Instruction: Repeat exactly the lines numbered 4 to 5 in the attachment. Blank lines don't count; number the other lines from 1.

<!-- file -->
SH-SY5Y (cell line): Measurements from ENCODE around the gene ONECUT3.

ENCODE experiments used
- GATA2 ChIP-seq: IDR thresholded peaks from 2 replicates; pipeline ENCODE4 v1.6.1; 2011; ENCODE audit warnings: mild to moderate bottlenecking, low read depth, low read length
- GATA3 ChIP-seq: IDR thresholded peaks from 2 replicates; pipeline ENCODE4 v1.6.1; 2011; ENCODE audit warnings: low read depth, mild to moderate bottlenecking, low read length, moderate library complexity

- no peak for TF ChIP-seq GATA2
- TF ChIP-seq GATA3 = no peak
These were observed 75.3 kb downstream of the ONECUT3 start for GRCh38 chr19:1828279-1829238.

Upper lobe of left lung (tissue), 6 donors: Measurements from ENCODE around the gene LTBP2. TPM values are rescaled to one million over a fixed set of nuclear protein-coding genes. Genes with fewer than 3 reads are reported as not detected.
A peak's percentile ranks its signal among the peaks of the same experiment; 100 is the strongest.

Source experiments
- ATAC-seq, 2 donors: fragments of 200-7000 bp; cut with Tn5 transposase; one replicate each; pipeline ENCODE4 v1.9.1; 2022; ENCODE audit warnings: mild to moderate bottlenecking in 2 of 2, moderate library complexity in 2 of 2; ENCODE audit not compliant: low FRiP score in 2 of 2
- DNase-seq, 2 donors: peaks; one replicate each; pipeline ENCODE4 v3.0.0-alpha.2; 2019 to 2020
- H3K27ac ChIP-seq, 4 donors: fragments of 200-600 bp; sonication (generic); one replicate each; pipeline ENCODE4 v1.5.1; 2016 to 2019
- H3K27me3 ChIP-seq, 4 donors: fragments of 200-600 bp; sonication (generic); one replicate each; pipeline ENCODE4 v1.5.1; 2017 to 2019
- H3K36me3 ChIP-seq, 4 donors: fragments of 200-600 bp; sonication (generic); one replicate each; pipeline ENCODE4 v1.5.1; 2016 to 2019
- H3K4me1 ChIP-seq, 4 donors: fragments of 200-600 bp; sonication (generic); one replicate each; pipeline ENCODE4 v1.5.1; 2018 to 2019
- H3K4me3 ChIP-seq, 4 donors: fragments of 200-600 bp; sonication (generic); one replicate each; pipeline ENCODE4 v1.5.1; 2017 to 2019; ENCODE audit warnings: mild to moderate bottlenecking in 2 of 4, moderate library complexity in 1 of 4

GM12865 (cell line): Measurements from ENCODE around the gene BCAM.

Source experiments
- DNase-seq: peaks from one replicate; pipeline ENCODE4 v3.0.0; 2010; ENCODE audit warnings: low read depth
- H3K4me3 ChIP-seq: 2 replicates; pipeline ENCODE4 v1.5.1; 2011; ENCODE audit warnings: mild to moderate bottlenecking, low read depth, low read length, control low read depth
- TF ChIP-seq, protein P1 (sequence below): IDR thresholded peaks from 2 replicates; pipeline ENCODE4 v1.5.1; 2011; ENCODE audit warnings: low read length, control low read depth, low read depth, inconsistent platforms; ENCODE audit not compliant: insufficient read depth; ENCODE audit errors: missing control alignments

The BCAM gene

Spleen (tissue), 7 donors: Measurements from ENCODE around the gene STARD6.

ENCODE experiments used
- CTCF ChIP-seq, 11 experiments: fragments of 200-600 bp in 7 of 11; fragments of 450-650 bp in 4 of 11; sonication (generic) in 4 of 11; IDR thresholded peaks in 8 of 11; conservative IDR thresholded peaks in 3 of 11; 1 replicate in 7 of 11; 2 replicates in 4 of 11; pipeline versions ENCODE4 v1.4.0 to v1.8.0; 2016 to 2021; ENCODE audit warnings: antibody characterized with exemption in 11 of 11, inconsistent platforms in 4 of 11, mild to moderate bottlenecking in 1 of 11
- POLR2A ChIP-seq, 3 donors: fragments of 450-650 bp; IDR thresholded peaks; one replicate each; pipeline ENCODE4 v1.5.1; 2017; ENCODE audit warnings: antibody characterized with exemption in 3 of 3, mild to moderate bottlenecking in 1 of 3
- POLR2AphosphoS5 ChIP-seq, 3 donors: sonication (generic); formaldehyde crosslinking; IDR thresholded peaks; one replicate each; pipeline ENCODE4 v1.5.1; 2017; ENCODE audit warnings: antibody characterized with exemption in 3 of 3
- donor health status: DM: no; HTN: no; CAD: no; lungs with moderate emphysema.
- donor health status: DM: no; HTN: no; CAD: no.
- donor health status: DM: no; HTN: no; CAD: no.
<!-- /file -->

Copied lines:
- GATA3 ChIP-seq: IDR thresholded peaks from 2 replicates; pipeline ENCODE4 v1.6.1; 2011; ENCODE audit warnings: low read depth, mild to moderate bottlenecking, low read length, moderate library complexity

- no peak for TF ChIP-seq GATA2